- What is a motherboard?
- Differences between motherboards
- The parts - processors
- Socket formats
- Intel processors
- AMD processors
- Dual processors and dual-core processors
- Choosing a chipset
- Memory support
- Hard drive support
- Peripheral devices
- Expansion slots
- Integrated interfaces
- Motherboard form factors
- The functions - BIOS and POST
- Questions to ask the retailer
The processor is the brains of your computer and contains the logic circuitry to perform the instructions of a computer's programs. A processor has three main tasks: it reads data, it manipulates data, and often it writes data to memory.
One of the most important differences between motherboards is that each will only support certain types of processors, for example, a Pentium 4 or an AMD Athlon 64 chip. This is because different chips have connectors that vary physically from one another. Each motherboard has a specific type of CPU socket, and only processors that fit in that socket can be used on that particular motherboard.
This is an important thing to remember, particularly when you're looking to build your own setup or are upgrading your existing system, because the type of processor you buy will impact on which motherboard you choose and vice versa.
Up until a couple of years ago, processors conformed to the same motherboard Pin Grid Array (PGA), called Socket 7. The processor itself was square and encased in a plastic cartridge. On the bottom was an array of pins that connected to parts of the processor and allowed the chipset to control the chip's operation.
Since then, processors have come a long way. Nowadays, there are five types of sockets you will commonly encounter, denoted by the number of pins in the socket:
- LGA755. Used for nearly all current Intel processors, including the Pentium 4 5xx, 6xx and 8xx ranges, along with the Celeron 3xx range and the Pentium D 8xx and 9xx ranges.
- Socket 478. Used for older Intel Pentium and Celeron processors. It has become increasingly rare as the older processors are phased out.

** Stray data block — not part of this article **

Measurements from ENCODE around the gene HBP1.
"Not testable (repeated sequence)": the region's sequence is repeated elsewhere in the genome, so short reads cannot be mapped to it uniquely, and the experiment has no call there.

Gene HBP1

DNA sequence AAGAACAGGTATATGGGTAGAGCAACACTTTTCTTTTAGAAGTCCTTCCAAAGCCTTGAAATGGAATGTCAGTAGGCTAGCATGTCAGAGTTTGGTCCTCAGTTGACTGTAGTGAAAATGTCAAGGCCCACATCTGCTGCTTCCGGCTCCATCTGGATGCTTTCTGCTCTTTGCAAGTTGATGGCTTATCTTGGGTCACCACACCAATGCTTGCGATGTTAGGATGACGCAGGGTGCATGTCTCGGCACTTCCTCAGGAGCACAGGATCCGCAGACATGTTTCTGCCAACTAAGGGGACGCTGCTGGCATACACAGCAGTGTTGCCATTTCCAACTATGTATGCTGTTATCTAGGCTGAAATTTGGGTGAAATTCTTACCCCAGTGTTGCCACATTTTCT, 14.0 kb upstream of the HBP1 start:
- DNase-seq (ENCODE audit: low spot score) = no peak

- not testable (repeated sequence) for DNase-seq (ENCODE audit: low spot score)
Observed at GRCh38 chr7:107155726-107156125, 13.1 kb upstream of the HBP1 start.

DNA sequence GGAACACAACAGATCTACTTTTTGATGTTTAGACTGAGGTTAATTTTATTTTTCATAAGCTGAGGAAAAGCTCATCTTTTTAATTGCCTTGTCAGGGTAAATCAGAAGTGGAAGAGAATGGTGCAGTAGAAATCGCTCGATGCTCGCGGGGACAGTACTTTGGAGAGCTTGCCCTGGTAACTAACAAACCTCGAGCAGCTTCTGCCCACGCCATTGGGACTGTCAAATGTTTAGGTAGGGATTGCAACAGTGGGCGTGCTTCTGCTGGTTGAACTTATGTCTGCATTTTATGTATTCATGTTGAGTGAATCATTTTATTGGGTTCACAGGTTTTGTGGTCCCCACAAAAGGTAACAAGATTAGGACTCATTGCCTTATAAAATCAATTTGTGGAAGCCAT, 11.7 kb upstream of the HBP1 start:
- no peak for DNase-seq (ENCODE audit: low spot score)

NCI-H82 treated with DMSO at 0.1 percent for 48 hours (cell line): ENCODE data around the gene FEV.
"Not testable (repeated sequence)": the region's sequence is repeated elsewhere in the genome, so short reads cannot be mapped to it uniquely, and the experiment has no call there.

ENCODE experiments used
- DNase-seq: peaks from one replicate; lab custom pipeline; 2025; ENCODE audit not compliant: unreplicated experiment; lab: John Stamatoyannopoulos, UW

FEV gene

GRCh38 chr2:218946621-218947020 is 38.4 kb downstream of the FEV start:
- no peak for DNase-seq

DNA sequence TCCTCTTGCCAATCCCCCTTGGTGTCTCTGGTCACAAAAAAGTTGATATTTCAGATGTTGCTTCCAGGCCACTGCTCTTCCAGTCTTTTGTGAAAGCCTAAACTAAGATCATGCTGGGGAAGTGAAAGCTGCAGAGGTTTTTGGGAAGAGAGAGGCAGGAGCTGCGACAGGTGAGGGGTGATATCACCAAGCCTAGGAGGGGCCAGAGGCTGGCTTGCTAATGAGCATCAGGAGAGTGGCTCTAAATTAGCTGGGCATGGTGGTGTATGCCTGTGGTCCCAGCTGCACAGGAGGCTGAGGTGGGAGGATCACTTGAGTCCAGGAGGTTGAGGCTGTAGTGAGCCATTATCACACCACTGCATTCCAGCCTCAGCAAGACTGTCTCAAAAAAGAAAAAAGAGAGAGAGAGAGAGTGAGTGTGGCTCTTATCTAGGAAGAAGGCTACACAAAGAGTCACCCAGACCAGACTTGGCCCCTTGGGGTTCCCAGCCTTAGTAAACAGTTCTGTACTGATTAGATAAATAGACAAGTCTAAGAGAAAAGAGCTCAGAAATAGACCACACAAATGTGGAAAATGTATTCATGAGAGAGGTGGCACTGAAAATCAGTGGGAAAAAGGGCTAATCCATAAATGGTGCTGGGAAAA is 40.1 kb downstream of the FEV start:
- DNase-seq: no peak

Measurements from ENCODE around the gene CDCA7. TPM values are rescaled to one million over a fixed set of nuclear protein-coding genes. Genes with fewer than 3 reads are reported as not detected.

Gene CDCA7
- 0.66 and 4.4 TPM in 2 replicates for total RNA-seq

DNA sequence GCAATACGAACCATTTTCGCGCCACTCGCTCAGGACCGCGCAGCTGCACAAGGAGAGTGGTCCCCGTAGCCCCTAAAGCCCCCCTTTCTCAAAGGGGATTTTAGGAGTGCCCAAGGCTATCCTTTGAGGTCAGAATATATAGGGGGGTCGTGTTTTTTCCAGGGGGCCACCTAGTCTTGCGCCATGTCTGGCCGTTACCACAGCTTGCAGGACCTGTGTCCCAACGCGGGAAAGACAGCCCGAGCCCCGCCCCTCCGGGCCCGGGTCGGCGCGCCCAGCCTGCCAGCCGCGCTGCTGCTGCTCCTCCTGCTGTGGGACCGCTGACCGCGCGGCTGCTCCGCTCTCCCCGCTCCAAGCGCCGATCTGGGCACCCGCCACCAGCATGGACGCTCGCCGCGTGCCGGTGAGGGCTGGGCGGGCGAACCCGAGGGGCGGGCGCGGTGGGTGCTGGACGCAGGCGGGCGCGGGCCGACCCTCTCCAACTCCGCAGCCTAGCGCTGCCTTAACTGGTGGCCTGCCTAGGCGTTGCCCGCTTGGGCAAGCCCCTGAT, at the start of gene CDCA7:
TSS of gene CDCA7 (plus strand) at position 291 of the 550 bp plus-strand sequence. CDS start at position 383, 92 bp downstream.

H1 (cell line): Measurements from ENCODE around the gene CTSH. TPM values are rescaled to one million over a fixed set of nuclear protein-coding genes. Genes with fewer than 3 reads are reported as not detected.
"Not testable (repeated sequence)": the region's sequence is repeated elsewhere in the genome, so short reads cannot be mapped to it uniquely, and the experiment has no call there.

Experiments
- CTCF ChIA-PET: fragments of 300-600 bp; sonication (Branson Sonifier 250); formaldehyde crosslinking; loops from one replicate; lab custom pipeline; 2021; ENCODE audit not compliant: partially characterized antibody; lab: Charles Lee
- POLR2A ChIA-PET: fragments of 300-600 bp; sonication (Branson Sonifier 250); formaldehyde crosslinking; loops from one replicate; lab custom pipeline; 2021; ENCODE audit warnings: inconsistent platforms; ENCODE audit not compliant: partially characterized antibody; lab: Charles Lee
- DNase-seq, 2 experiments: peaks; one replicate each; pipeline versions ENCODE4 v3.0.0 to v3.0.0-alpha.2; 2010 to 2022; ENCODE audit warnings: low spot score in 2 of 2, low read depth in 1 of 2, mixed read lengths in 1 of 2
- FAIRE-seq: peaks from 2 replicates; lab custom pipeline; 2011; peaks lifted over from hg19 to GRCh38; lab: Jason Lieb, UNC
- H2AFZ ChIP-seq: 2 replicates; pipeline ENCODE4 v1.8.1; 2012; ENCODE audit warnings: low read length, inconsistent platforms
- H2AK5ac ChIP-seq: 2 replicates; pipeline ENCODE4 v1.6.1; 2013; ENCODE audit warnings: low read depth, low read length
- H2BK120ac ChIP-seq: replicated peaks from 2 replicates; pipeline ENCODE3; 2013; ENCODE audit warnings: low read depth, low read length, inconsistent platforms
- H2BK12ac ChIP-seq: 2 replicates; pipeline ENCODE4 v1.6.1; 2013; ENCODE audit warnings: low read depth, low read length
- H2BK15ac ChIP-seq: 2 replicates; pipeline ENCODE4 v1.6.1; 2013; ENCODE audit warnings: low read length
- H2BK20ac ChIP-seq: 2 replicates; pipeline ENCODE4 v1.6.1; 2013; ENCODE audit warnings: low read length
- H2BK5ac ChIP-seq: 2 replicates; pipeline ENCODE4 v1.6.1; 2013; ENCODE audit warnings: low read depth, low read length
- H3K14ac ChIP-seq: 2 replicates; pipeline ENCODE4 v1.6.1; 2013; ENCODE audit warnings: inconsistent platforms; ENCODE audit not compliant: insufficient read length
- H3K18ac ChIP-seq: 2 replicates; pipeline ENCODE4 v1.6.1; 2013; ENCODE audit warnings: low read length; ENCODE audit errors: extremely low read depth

- Socket 754. Used for AMD Sempron and a limited number of AMD Athlon 64 processors. Only the slower Athlon 64s use this and these CPUs do not support dual channel memory configurations.
- Socket 939. Used for the faster AMD Athlon 64 processors, along with AMD Opteron and Athlon 64 X2s. These CPUs support dual channel memory configurations.
- Socket A. Used for older AMD Athlon XPs and Duron processors.
It's absolutely vital that you get a motherboard that matches your processor type. If you're buying an Athlon 64, be particularly careful, since this type of processor comes in two different socket types, depending on the speed. For instance, the Athlon 64 3400 fits in a Socket 754, while the Athlon 64 3500 plugs into a Socket 939. The Athlon 64 3200 can be bought in either a Socket 754 or 939 form. Our general recommendation is that, if you plan to buy AMD, get a Socket 939 motherboard and processor, since that gives you headroom for future expansion and more advanced capabilities, such as the ability to implement dual channel memory configurations, which noticeably improves system performance.
In 2004 Intel changed its processor number scheme, abandoning the GHz rating in lieu of an abstract model numbering scheme. Now Intel processors are arranged in families, such as the 3xx (Celeron), 5xx (Pentium 4), 6xx (Pentium 4 EM64T) and 8xx (Pentium 4 dual-core) families. Within a given family, the higher the number, the faster the processor; for instance the Pentium 4 660 runs at 3.6GHz, while the Pentium 4 630 runs at 3.0GHz. If you find the new numbering scheme confusing, don't worry - most sellers will be more than happy to tell you the GHz speed of any processor they are selling.
The four main families of Intel desktop consumer processors break down as follows:
- The Celeron (3xx) processors are entry-level CPUs, designed for low-cost systems. They don't have as much internal memory ("L2 cache") as other Intel CPUs.
- The Pentium 4 (5xx) processors are the mid-range processors. They are faster, on a clock for clock basis, than Celerons, but lack 64-bit extensions.